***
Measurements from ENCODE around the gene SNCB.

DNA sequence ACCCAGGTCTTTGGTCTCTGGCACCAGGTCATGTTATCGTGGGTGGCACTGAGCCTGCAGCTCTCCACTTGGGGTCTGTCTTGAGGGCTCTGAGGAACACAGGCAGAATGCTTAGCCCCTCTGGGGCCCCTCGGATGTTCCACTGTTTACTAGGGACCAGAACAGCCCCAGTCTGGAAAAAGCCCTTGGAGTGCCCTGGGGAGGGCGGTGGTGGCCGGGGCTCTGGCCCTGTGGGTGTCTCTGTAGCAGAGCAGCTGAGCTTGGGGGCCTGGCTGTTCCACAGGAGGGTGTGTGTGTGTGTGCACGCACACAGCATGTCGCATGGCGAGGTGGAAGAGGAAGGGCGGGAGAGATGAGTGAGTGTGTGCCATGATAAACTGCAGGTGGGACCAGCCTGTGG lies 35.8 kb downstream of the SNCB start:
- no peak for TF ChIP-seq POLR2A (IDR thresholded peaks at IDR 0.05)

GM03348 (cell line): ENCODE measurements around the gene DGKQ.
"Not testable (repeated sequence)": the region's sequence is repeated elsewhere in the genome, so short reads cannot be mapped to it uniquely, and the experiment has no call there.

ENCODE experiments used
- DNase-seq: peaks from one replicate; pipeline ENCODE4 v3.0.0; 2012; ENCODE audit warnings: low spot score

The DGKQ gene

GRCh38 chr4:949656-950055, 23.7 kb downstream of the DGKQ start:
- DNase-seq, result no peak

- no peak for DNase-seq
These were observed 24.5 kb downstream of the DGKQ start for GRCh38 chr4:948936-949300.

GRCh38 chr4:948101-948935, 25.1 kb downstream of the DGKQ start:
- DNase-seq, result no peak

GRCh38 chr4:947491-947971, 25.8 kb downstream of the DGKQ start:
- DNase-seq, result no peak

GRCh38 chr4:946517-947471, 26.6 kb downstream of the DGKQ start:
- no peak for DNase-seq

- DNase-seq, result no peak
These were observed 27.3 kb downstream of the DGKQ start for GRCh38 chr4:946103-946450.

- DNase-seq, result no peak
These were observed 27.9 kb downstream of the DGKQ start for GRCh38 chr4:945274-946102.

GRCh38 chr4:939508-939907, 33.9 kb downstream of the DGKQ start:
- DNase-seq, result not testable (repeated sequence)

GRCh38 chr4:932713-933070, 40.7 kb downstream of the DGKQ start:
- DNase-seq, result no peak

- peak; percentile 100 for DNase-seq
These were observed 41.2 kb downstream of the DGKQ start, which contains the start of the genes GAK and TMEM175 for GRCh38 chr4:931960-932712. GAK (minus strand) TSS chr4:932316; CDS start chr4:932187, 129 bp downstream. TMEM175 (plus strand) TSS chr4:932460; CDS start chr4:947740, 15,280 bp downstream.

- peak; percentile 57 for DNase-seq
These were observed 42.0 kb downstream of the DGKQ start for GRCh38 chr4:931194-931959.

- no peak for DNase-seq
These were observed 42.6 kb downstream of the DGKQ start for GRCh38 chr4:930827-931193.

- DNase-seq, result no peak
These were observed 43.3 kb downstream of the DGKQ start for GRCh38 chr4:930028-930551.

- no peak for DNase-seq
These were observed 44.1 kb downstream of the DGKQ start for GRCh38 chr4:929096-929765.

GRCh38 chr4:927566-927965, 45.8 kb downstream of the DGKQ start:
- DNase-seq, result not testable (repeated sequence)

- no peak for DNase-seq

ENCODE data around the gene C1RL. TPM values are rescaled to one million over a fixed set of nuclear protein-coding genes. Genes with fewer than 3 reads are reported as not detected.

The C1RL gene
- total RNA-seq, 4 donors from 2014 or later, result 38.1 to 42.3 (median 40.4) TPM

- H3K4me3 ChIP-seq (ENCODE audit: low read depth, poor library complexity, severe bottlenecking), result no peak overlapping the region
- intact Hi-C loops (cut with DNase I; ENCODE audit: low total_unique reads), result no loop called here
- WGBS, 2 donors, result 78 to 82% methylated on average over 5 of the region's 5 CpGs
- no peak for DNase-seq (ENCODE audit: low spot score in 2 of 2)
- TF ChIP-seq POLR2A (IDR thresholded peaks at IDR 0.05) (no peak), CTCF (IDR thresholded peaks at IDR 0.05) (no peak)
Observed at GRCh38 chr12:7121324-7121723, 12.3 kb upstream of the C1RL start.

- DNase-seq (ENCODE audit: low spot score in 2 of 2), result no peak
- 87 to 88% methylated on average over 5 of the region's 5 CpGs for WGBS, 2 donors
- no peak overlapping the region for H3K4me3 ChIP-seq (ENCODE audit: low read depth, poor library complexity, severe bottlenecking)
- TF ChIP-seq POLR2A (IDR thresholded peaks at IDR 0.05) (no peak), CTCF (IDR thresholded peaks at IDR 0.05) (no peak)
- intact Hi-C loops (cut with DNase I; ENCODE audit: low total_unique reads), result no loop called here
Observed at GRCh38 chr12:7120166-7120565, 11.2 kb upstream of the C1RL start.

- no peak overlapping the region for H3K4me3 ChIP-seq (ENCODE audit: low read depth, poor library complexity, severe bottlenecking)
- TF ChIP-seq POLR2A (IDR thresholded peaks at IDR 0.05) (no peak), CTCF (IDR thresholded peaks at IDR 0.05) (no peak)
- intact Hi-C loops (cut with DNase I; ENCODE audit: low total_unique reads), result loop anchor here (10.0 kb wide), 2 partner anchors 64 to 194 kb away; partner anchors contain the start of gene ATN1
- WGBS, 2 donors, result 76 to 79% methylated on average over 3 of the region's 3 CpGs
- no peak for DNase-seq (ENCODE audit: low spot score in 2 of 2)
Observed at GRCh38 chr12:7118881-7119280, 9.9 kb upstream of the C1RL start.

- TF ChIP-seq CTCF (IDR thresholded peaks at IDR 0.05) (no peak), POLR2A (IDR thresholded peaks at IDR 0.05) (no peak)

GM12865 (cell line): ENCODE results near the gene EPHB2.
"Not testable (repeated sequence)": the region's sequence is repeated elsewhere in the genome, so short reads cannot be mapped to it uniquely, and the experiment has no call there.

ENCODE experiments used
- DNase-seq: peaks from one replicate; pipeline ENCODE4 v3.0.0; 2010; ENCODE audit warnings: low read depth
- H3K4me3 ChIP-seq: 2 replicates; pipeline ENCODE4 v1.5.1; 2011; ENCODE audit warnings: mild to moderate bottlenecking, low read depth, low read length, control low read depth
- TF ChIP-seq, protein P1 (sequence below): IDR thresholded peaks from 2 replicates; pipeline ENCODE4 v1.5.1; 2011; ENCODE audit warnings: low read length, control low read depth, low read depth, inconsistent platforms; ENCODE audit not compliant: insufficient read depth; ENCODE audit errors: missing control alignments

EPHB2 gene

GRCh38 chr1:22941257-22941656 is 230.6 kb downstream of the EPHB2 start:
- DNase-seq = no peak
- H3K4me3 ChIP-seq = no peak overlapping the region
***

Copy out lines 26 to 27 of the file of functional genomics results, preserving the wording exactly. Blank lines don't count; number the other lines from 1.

- DNase-seq, result no peak

- peak; percentile 100 for DNase-seq